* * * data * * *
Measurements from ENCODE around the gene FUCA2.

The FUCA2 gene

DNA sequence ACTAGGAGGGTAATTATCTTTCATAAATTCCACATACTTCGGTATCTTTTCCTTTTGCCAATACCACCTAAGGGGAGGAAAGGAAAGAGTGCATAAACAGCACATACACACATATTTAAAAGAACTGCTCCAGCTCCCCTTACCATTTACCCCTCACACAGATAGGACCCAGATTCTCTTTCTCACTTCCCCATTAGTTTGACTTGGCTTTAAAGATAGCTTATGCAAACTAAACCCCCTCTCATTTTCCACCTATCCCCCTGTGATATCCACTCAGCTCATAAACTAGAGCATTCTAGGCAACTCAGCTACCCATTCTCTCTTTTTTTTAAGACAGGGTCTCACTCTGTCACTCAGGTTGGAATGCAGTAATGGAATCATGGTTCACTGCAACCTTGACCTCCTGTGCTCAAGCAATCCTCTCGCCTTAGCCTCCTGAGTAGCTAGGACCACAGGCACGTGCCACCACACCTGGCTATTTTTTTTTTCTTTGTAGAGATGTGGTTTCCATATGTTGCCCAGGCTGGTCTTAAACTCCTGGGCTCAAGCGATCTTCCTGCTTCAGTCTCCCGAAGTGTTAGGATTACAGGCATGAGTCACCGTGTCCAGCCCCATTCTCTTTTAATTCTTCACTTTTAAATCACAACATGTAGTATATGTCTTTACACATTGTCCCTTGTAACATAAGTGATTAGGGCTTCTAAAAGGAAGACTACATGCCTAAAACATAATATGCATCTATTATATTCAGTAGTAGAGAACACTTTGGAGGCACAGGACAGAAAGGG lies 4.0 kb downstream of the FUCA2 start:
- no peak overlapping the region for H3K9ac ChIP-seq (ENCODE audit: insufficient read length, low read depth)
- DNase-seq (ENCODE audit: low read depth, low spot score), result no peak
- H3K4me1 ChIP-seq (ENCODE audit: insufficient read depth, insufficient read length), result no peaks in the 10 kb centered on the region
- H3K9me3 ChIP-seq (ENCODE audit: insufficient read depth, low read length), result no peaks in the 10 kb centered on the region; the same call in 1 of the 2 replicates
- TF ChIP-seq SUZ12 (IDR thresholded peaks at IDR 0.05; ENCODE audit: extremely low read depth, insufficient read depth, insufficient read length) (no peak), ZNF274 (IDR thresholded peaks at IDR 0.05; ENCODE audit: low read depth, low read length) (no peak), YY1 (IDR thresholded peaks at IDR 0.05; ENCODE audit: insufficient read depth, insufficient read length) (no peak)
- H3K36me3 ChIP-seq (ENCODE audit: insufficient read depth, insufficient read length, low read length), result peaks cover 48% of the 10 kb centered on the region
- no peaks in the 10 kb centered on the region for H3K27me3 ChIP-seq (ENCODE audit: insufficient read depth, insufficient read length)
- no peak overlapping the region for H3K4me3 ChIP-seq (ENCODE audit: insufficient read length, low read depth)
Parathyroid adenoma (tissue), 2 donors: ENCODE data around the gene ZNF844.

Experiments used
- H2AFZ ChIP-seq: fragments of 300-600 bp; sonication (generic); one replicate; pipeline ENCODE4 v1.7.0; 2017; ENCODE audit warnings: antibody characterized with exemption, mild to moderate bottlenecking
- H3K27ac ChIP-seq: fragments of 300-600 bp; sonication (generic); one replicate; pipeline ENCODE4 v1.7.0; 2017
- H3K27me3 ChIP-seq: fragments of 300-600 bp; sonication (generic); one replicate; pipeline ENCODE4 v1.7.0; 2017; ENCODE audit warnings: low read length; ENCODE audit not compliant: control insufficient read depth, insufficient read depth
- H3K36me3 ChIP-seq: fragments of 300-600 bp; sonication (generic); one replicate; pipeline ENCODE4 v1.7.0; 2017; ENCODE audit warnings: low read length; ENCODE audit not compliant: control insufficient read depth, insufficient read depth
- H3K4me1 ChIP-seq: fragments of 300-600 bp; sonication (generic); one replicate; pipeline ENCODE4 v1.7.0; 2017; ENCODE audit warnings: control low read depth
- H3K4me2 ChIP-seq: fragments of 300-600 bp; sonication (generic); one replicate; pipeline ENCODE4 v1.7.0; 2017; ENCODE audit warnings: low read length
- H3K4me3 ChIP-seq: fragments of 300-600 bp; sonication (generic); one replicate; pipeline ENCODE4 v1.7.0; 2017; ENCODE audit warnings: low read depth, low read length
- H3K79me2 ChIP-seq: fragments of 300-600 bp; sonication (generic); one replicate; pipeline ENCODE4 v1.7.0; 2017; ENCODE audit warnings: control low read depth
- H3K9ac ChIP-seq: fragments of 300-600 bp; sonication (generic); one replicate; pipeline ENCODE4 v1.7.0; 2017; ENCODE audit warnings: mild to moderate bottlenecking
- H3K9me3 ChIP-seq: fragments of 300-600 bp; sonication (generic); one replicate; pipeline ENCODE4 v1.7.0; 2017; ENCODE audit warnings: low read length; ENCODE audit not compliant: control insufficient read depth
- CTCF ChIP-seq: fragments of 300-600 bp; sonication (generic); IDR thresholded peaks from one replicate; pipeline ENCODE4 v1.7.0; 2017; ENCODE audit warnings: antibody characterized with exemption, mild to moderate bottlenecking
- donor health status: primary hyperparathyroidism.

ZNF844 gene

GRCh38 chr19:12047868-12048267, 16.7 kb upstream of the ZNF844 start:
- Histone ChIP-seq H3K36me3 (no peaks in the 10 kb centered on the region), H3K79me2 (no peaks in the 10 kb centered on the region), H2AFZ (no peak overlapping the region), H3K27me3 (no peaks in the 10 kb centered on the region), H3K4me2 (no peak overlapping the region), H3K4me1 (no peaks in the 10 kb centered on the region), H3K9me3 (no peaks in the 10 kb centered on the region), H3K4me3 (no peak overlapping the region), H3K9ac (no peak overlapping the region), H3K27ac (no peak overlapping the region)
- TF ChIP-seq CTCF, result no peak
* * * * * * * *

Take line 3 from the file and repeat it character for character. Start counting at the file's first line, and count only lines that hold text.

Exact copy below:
DNA sequence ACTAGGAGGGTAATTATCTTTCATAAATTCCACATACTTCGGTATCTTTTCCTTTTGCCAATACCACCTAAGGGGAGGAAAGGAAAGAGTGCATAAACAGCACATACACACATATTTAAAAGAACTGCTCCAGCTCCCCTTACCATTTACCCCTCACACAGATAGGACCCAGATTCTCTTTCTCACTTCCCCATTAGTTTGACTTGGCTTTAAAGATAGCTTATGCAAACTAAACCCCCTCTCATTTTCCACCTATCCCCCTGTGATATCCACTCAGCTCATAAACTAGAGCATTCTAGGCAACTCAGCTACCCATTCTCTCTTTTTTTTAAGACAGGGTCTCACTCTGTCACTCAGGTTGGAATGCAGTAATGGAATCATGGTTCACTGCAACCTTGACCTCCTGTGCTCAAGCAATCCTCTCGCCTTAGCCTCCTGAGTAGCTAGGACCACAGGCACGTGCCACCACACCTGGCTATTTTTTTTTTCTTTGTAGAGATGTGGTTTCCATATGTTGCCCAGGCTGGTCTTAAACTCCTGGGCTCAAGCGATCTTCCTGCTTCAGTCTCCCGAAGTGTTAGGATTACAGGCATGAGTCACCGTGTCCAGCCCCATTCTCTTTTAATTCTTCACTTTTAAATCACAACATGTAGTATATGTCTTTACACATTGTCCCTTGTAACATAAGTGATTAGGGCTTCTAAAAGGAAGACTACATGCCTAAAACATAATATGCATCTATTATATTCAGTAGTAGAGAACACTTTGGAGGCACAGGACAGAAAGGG lies 4.0 kb downstream of the FUCA2 start: